FAQs about Physical Disability and Educational Settings

Answers to some frequently asked questions about supporting children and young people with physical disabilities in mainstream settings.

A young child with a physical disability has challenges which can affect their ‘school readiness’ and future learning. The Special Educational Needs Code of Practice in England instructs educational settings to make ‘reasonable adjustments’ to help each child overcome those challenges because every child deserves the best possible start in life.

Parents, carers and professionals frequently ask Shine for advice on a range of issues affecting children and young people with physical needs in nursery and in mainstream school.

Here are some answers regarding physical needs in schools...

1. How can schools create an inclusive culture to influence attitudes towards physical disability?

People without physical disabilities often see ramps, lifts, accessible toilets, changing places and specialist equipment as the most important items on the physical needs inclusion checklist for schools. But there are other important support needs, which children and young people with physical disabilities have.

A welcoming and positive attitude towards inclusion is vital for a child or young person to feel fully part of a school. This attitude should be underpinned by schools planning well ahead and communicating fully with individuals with physical conditions and their parents/carers.

Shine offers talks to schools about spina bifida and hydrocephalus for pupils, as part of disability awareness programmes, and for staff so they can find out about teaching strategies. For more details contact Shine on 01733 555 988 or firstcontact@shinecharity.org.uk

The Physical Disabilities Network (PD Net) offers schools a free ‘Raising Awareness of Physical Disability’ e-learning module. This module ensures that all staff from lunchtime supervisors to transport escorts, are fully trained in Disability Awareness.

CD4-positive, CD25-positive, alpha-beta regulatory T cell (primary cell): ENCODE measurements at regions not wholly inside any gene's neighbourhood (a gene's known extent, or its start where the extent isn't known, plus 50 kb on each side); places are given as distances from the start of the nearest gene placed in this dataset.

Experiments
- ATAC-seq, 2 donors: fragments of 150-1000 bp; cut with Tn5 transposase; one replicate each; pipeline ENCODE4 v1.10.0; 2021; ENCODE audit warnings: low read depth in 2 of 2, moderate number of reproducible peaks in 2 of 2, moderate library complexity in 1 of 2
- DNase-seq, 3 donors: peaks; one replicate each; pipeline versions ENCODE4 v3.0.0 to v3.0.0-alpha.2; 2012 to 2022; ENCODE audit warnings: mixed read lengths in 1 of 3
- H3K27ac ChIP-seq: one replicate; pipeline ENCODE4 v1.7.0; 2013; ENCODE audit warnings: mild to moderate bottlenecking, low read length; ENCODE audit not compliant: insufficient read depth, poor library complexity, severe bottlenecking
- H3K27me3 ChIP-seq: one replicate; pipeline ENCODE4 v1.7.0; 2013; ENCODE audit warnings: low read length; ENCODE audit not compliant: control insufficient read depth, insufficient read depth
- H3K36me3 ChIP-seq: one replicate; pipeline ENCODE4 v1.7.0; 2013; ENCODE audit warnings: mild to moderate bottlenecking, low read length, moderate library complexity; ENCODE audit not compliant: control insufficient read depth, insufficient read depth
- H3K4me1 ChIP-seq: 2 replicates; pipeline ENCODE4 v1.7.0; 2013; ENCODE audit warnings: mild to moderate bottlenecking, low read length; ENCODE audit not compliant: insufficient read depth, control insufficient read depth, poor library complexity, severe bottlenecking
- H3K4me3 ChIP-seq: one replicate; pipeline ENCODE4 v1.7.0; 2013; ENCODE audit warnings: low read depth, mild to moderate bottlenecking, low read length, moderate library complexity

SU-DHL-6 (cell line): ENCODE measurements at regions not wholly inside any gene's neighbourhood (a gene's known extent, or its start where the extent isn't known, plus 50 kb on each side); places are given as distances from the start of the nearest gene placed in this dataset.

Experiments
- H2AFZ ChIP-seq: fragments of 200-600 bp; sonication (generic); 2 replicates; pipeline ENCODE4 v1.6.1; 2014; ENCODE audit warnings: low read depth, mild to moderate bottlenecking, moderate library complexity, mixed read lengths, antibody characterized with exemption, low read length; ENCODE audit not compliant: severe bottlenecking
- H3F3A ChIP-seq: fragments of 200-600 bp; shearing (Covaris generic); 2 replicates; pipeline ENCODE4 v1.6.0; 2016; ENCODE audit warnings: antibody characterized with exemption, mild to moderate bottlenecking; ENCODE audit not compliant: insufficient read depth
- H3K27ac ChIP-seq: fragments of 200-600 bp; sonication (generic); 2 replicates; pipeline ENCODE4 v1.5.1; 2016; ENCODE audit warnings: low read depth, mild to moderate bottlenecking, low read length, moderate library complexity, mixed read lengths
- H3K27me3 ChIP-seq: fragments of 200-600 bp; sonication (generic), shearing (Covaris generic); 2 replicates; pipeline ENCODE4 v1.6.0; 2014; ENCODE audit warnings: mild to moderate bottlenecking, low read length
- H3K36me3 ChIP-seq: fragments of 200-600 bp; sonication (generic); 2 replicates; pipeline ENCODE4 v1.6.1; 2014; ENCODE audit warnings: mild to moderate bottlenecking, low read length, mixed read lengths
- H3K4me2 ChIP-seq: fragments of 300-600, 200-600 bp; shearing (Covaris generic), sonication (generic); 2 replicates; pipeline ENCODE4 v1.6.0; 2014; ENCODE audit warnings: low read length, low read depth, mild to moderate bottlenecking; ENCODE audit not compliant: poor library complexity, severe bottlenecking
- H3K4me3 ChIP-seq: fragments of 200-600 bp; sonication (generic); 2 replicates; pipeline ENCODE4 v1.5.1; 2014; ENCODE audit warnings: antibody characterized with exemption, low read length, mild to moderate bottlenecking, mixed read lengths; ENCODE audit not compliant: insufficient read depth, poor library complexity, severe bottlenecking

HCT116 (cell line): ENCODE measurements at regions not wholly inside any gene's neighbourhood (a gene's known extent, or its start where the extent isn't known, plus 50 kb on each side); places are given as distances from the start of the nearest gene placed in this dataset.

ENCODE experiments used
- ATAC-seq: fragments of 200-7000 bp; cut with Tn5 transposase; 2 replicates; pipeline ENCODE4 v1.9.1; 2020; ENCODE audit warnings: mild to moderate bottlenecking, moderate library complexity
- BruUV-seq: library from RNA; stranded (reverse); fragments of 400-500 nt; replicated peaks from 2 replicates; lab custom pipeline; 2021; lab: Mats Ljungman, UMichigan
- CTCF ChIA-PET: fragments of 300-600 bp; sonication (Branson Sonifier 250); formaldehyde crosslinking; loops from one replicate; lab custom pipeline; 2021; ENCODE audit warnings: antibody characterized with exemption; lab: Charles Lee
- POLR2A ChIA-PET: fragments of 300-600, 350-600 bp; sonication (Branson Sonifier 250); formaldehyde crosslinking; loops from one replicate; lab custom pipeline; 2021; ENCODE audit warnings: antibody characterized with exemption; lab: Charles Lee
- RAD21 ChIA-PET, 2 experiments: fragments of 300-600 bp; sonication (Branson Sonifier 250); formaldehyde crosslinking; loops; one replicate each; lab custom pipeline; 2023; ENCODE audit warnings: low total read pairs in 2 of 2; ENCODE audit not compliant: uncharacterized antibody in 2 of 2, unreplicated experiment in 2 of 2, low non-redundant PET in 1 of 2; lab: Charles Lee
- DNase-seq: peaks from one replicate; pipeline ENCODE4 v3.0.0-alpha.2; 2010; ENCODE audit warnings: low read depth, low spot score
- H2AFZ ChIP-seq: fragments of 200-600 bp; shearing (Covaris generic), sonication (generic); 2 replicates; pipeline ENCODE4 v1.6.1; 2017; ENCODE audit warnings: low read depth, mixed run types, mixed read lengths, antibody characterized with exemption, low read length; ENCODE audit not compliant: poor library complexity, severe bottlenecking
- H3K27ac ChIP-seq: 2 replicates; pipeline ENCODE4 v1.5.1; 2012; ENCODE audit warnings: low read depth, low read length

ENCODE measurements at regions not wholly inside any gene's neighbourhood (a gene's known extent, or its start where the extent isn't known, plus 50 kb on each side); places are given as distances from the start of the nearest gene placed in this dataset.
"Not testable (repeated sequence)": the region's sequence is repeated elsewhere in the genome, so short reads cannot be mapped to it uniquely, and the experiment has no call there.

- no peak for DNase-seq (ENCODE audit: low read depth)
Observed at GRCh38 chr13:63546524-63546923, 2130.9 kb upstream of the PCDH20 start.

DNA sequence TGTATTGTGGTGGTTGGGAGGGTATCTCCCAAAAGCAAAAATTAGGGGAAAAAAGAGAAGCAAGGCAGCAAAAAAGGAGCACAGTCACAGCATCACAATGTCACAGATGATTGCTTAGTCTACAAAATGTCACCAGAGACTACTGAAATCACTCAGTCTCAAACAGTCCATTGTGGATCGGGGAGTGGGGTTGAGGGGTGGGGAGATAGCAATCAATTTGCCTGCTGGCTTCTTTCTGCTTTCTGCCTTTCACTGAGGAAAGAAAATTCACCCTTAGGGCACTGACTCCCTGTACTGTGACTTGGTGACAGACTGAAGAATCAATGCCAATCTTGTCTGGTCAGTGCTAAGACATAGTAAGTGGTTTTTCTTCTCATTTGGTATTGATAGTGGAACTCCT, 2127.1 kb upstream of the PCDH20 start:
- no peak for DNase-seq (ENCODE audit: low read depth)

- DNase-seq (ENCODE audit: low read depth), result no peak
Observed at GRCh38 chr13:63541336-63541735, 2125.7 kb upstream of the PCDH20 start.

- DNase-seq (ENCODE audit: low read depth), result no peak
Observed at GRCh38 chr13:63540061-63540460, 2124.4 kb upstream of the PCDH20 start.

Education professionals can join PD Net and receive their newsletter by following the link here 

2. What advice can you give about training of teaching staff to help children and young people with continence management?

The Equality and Human Rights Commission Reasonable Adjustments guidance suggests that it is reasonable for a school to train staff to carry out certain procedures, such as personal care or administering medicine. However, staff cannot be compelled to do this if it is not in their contract. Schools will often get around this by relying on existing staff to volunteer, but if necessary, they should recruit staff who will carry out personal care as part of their contract.

If the cost of providing this support would exceed the school’s resources, the school should explore additional top-up funding. Some pupils may need (or already have) an EHC plan if their disability means they need extra support to learn. If this is the case, the extra support should be detailed in the EHC plan.

It is not reasonable to expect a parent to come into school to provide personal care, or to take a child home, for example to change them, because the school cannot provide the support.

Further advice about continence can be found on the following websites -

3. How can schools improve their current physical disability provision?